Republicans push oversight and politics after Mar-a-Lago search

A reflexive defense of the president, when the public knows so little about the subject of the FBI raid, worried some legal experts

Former President Donald Trump raises his fist while walking to a vehicle outside of Trump Tower in New York City on Wednesday, two days after his Florida house was raided by the FBI.  (Photo by STRINGER/AFP via Getty Images)
Former President Donald Trump raises his fist while walking to a vehicle outside of Trump Tower in New York City on Wednesday, two days after his Florida house was raided by the FBI. (Photo by STRINGER/AFP via Getty Images)
Posted August 10, 2022 at 12:21pm

In their defense of former President Donald Trump following an FBI search of Mar-a-Lago, congressional Republicans showed how close they remain to Trump and previewed how the next Congress could proceed under Republican control.

Republican leaders, responding to Monday’s search, quickly tied it to broader criticism of the Biden administration’s Justice Department and its handling of issues such as a probe of the president’s son and a response to parent protests at school boards last year.

The Mar-a-Lago search also already fed into Republicans’ pitch to voters in the hotly contested midterm elections this fall.

“We've got to take back the majority in the House and Senate so we can subpoena the records behind this and these other efforts, so we could bring in the director of the FBI, the attorney general and force people to testify under oath about who told you to do this what was the justification behind this,” Sen. Marco Rubio, R-Fla., told Fox News on Tuesday.

Sen. Rick Scott, R-Fla., the chair of the National Republican Senatorial Committee, used the search in a fundraising email Wednesday arguing for Republican Senate control next year. “The FBI, Merrick Garland, and Joe Biden must explain what happened TODAY - or face impeachment,” the email said.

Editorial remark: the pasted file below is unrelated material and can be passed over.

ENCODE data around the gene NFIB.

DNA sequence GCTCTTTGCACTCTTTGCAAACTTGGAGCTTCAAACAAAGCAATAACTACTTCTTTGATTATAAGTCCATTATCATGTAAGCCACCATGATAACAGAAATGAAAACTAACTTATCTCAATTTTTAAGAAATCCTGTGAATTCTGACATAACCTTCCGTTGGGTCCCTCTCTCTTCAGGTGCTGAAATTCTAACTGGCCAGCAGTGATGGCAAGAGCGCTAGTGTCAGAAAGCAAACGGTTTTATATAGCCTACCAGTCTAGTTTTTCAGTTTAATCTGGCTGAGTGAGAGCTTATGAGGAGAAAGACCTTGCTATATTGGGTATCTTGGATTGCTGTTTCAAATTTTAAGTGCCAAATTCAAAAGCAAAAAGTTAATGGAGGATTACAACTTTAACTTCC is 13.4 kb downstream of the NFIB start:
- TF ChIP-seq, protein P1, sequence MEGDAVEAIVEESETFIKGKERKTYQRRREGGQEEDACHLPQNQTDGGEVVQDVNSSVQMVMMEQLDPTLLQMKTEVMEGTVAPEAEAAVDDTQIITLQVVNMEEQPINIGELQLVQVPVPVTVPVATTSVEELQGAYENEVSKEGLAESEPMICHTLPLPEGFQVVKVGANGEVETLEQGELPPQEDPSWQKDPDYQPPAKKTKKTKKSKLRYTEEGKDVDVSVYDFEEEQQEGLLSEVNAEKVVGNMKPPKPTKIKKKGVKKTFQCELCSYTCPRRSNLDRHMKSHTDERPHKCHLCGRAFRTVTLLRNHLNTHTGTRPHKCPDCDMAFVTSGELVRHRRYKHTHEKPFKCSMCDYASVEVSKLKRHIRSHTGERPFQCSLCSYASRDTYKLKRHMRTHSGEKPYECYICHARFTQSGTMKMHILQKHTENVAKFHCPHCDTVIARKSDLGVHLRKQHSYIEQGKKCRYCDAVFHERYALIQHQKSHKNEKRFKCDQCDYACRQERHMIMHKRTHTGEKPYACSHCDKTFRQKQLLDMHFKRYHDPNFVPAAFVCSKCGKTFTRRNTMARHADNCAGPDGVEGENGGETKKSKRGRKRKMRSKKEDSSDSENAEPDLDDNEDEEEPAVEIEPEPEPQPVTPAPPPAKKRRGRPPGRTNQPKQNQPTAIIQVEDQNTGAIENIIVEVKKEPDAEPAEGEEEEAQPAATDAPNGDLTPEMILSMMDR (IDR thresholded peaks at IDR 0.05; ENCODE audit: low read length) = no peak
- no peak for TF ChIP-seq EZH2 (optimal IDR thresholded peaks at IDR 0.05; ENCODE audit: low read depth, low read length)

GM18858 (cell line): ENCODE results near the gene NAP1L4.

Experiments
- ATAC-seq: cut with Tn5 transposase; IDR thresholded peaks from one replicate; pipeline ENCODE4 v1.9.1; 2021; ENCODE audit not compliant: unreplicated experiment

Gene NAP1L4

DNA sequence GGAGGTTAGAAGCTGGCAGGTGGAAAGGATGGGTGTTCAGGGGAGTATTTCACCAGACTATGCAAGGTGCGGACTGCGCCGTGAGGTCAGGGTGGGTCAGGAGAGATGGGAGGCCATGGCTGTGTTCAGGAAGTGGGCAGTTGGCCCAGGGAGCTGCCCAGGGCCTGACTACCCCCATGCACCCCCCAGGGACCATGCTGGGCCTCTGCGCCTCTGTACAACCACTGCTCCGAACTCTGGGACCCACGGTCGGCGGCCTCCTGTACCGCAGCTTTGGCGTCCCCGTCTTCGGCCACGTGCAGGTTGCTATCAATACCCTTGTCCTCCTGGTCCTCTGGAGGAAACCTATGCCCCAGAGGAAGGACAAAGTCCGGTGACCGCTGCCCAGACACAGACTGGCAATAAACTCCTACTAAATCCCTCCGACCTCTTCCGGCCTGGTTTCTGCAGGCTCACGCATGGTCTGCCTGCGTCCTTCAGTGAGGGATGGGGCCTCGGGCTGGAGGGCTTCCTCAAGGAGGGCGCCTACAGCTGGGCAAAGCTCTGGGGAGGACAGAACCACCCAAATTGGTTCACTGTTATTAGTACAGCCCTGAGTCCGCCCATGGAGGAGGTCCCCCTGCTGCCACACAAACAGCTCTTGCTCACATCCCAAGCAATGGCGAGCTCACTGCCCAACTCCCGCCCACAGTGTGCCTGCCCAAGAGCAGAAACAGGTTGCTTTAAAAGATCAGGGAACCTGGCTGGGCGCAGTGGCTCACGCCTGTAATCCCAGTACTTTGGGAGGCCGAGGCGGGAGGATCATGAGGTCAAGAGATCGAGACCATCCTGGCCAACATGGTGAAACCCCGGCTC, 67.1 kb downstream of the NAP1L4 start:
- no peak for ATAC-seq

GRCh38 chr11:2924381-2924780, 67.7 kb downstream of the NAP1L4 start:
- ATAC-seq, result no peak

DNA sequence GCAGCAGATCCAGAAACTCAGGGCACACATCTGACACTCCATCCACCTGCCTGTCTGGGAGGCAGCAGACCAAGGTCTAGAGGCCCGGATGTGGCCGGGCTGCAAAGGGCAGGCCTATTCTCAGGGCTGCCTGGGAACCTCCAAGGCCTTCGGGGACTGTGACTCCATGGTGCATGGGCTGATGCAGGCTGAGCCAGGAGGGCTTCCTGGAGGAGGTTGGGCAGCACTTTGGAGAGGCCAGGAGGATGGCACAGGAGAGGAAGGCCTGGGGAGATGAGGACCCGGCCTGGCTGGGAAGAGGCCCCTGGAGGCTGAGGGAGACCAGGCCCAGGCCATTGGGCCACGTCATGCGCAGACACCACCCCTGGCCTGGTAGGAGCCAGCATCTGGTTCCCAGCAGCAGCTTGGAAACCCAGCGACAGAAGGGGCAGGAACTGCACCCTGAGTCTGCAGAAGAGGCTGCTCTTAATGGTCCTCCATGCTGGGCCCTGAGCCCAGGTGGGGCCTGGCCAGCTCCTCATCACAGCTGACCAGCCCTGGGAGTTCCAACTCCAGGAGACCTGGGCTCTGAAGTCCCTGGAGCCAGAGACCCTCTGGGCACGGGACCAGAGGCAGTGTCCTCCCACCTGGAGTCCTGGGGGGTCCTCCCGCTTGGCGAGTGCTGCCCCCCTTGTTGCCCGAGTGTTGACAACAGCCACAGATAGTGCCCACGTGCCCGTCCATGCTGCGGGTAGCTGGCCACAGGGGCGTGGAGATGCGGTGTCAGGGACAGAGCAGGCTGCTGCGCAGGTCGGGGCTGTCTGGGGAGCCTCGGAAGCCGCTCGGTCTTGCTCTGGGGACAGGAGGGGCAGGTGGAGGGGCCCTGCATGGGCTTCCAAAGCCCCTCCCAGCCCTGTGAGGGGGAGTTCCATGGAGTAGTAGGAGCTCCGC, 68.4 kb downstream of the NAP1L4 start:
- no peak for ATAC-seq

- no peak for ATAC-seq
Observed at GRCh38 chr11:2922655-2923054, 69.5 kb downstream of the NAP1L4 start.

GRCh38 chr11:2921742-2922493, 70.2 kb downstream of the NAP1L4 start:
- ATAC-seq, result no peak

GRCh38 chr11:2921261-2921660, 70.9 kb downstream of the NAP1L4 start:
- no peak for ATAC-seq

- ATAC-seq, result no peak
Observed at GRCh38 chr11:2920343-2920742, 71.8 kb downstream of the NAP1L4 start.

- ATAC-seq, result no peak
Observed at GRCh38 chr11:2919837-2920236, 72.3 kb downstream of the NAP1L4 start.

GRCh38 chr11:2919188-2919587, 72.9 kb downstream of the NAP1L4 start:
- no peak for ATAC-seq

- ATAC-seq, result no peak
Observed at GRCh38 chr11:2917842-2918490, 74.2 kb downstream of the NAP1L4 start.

Some of the most outspoken members of the House Republican caucus piled on. Minority Leader Rep. Kevin McCarthy, R-Calif., tweeted for Attorney General Merrick Garland to “clear your calendar” in advance of vigorous oversight of the search if Republicans retake the majority.

Others on the House side went further; Rep. Paul Gosar, R-Ariz., compared FBI agents to Nazis and Rep. Marjorie Taylor Greene, R-Ga., called for defunding the FBI. Members of the Republican Study Committee met with Trump on Tuesday night, and Chair Jim Banks, R-Ind., posted on social media about Trump’s potential 2024 run for the White House.

“House conservatives are united in standing with President Trump,” Banks said on Truth Social. “We will Make America Great Again!”

Reflexive defense

That reflexive defense of the president, when the public knows so little about the subject of the search, worried some legal experts.

The Justice Department has so far remained quiet about the search since Trump announced FBI agents had entered Mar-a-Lago. The Biden administration said it knew nothing about the search in advance.

Legal experts said some of the only possible information the public could have at this point is in the hands of the former president.

“I know that's how politicians roll but it suggests to me a lawlessness and an elevation of the president to be above the law in a way that I find really troubling,” Barbara McQuade, a former federal prosecutor and law professor at University of Michigan, said.

McQuade pointed out that public reporting so far has pointed to the FBI searching for classified information Trump took from the White House after his term ended.

“This means that there was a detailed affidavit that established probable cause to believe that evidence of a crime was located on the premises at Mar-a-Lago,” McQuade said. “There are a variety of different crimes that could be charged here from misdemeanor mishandling of classified information up to felony violations of the Espionage Act.”